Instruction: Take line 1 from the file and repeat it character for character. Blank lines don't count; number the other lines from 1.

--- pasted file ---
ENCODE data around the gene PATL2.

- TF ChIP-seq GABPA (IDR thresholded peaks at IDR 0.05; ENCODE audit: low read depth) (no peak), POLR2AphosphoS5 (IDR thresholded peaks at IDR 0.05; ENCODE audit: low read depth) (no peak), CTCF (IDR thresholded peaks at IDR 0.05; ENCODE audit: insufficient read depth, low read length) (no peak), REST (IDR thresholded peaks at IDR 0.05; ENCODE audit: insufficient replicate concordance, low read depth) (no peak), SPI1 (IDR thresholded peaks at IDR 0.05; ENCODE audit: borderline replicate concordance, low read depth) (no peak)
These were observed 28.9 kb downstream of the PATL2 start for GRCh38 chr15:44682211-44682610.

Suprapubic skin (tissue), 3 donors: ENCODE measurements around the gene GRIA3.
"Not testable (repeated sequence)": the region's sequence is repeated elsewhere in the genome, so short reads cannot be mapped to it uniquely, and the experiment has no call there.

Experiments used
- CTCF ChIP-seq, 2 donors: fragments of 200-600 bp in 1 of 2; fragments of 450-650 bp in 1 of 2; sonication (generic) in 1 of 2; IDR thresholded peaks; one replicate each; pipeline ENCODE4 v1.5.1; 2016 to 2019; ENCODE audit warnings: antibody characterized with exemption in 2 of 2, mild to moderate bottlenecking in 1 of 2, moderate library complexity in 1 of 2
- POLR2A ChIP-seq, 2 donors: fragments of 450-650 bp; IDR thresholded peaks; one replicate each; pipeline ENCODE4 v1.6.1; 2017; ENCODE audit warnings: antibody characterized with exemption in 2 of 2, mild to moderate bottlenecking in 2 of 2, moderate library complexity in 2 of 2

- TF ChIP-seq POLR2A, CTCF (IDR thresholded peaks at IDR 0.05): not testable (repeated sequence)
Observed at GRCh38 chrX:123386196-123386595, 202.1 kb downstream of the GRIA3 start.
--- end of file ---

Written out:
ENCODE data around the gene PATL2.